Responding to the decision from MPs to oppose the amendment to allow local councils to opt out of extending permitted development rights, Civic Voice Chair, Paula Ridley, said:

 


“Civic Voice is disappointed that MPs have voted against this amendment. In our view, good local planning policy should have the support and consent of local people”.

MPs voted by 286 to 259, a majority of 27, to remove the amendment to allow local councils to seek exemptions from a blanket approach to extending permitted development rights. The amendment, introduced by Conservative Peer, Lord True of Richmond was supported by the Labour Party, 19 Conservative MPs and 9 Liberal Democrat MPs.

Although voting to remove the amendment, Secretary of State for Communities and Local Government, Eric Pickles MP said that he had listened to the concerns expressed by peers, MPs and communities and that "in the spirit of consensus", the Government would look to bring forward a "revised approach" when the Bill returns to the House of Lords. Mr Pickles told MPs he was willing to find a "sensible compromise" but has not confirmed what this will be.

Paul Ridley said “The amendment would have been a modest concession which would not have blocked the Government's reform being adopted automatically wherever local communities wanted it. We welcome the Secretary of State saying he is now prepared to compromise but we now need the Government to give greater clarity about what this means and how it plans to reach such a compromise”.

Labour Shadow Minister in Communities and Local Government,Roberta Blackman-Woods MP, said “Despite the concession hinted at by Eric Pickles, clearly the Government still hasn’t worked out how they are going to address the concerns raised by huge numbers of people and organisations in response to the ludicrous policy, despite the consultation closing almost 4 months ago”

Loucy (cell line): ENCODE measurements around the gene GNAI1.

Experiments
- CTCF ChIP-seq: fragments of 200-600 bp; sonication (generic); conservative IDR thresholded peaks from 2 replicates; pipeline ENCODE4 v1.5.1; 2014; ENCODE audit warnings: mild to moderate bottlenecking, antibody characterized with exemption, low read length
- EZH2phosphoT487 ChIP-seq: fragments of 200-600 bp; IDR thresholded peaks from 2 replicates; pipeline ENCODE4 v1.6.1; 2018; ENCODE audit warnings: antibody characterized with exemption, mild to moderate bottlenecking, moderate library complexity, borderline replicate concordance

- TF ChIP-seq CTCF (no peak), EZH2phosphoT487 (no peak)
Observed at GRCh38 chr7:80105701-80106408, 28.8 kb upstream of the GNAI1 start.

Paula Ridley finished by saying “The civic society movement should take credit for what we have managed to achieve in a short space of time. Nearly 400 MPs across England were contacted by civic groups supporting this amendment in what is a significant demonstration of strength in numbers. We thank all our members and supporters for participating in this campaign and we will now talk to colleagues in the House of Lords to agree our next steps”.

The Government will set out the new approach in the House of Lords when the Growth and Infrastructure Bill returns there next week. The issue will then return to the House of Commons on 23 April to be discussed further.

Civic Voice is the national charity for the civic movement. It leads and supports civic societies as a national movement for quality of place, with people actively improving their towns, cities and villages and promote civic pride. It speaks up for civic societies and local communities across England. It believes everyone should live somewhere they can be proud of and we know how people feel about places because we feel the same way. Civic societies are the most numerous participants in the planning system. Since its launch in April 2010 Civic Voice has been joined by over 290 civic societies with 75,000 members. Further information is available at http://www.civicvoice.org.uk including how to join Civic Voice (£10 individuals) and contact details for local civic societies.

 

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